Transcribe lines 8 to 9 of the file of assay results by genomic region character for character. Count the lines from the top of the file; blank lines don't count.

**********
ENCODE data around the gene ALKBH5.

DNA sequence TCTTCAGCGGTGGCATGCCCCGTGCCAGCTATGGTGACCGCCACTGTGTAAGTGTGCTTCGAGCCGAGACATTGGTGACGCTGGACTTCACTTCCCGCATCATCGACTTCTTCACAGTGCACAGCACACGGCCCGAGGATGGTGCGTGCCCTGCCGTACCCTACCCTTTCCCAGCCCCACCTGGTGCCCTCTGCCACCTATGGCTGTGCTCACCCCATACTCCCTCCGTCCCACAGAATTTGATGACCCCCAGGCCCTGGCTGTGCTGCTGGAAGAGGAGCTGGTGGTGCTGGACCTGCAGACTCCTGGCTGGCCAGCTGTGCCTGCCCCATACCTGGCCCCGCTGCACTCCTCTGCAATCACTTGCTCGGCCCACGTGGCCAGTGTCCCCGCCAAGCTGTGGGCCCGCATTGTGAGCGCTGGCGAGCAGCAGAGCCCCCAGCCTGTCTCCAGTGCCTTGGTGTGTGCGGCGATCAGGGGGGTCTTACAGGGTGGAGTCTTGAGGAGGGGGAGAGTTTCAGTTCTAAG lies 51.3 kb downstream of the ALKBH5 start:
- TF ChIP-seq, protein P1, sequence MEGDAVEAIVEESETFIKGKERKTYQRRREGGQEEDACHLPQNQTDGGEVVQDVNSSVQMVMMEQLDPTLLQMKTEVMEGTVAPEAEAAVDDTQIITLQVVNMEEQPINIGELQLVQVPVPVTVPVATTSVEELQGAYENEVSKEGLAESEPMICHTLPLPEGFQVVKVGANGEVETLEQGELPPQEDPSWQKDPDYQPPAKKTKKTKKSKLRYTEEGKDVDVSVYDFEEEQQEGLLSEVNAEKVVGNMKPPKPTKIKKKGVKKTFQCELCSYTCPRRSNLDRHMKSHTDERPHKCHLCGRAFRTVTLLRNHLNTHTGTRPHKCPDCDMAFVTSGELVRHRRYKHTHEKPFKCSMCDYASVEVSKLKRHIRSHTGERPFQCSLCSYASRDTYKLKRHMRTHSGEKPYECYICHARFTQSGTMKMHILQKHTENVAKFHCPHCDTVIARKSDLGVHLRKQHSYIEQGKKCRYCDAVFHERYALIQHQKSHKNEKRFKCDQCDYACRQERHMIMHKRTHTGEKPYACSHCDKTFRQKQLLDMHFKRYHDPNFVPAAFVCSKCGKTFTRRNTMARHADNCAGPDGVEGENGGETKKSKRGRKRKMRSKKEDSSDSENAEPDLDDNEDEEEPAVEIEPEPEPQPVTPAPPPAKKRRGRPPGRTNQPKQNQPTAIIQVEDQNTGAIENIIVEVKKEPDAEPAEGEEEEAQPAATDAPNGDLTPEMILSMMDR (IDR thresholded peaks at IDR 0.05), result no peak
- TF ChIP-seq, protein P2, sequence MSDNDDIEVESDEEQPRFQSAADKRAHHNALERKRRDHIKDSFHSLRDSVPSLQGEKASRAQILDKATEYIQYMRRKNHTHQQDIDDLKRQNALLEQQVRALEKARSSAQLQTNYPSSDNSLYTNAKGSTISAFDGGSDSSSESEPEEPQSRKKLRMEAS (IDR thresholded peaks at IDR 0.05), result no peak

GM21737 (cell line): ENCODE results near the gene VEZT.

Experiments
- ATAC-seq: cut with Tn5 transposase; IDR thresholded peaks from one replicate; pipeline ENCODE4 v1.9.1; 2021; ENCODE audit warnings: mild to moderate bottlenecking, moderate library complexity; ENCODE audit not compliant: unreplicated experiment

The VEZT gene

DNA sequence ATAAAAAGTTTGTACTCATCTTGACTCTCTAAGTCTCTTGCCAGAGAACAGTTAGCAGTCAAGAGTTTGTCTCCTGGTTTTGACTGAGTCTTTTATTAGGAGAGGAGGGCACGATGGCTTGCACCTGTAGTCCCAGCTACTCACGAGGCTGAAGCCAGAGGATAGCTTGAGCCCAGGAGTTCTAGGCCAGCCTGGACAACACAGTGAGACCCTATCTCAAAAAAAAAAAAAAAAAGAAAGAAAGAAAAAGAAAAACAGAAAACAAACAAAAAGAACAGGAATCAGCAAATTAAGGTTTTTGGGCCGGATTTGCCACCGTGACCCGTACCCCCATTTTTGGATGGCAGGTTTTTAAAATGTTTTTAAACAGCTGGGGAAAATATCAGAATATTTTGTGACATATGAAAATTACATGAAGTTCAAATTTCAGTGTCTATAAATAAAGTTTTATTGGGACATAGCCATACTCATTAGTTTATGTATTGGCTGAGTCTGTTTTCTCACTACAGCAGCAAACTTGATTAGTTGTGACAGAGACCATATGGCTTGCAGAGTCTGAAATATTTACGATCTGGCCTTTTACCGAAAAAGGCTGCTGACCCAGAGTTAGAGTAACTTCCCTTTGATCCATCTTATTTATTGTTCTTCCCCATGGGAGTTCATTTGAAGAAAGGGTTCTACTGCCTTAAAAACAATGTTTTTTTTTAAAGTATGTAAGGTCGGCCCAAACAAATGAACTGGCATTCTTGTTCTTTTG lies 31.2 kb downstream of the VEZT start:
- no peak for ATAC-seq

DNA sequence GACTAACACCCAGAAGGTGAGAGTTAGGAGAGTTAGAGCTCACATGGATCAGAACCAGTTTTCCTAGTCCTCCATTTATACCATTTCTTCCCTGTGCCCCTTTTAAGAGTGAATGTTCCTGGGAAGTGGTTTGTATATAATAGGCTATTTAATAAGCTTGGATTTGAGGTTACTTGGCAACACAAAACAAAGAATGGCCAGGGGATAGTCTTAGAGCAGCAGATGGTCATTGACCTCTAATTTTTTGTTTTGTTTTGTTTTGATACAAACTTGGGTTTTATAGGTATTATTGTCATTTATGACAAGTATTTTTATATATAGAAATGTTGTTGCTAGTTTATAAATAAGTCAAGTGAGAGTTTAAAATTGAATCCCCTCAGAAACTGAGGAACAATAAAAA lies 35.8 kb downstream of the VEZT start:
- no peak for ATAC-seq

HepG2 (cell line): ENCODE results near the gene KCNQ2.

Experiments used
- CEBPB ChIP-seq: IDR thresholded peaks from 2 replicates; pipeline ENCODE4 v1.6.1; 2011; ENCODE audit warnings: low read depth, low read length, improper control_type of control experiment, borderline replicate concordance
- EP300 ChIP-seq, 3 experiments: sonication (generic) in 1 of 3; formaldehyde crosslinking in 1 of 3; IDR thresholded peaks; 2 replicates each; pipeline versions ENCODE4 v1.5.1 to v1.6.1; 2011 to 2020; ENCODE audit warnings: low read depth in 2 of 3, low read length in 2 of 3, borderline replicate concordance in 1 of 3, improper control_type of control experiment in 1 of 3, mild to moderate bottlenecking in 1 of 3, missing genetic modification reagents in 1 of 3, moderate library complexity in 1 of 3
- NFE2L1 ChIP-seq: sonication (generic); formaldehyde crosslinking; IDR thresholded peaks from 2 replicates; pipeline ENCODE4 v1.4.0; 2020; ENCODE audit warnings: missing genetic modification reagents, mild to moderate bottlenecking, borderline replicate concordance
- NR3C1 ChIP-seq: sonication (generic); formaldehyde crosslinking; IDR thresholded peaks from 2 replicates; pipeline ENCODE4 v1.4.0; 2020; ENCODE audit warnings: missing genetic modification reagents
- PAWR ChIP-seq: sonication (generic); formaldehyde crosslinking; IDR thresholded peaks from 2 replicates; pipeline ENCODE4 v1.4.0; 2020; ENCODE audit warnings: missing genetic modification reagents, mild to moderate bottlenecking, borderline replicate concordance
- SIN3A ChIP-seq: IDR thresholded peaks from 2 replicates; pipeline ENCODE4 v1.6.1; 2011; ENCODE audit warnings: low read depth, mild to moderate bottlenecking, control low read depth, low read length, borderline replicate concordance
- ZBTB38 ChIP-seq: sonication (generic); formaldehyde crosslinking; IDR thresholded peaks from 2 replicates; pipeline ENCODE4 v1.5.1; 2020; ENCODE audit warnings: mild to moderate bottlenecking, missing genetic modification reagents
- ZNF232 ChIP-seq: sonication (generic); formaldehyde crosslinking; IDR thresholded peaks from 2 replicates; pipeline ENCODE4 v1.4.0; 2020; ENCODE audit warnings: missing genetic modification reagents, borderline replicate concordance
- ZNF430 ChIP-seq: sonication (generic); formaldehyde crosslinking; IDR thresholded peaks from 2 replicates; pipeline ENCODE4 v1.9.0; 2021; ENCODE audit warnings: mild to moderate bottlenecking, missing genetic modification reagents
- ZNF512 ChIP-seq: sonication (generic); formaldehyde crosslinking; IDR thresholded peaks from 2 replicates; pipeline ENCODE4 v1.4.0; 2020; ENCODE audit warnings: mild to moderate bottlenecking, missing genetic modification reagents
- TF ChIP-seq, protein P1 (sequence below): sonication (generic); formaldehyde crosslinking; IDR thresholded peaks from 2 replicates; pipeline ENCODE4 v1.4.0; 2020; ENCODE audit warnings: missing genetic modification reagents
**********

The VEZT gene

DNA sequence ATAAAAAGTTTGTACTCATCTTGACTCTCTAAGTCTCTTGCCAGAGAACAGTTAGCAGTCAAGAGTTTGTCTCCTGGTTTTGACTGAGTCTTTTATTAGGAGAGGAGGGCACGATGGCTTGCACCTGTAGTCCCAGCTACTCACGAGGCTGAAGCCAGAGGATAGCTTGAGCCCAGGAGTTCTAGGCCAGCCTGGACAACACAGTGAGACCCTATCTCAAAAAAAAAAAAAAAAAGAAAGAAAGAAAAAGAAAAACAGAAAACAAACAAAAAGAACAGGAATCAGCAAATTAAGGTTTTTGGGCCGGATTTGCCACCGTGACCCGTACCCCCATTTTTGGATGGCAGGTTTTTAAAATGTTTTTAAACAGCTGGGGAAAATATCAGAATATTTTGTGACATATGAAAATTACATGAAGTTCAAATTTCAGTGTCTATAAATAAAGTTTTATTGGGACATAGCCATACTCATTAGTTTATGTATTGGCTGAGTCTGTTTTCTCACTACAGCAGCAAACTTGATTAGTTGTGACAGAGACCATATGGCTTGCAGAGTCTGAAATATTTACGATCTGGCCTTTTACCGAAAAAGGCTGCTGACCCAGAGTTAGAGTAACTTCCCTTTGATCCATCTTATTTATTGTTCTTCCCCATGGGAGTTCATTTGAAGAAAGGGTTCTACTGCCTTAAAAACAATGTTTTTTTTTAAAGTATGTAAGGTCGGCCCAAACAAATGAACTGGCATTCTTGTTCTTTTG lies 31.2 kb downstream of the VEZT start: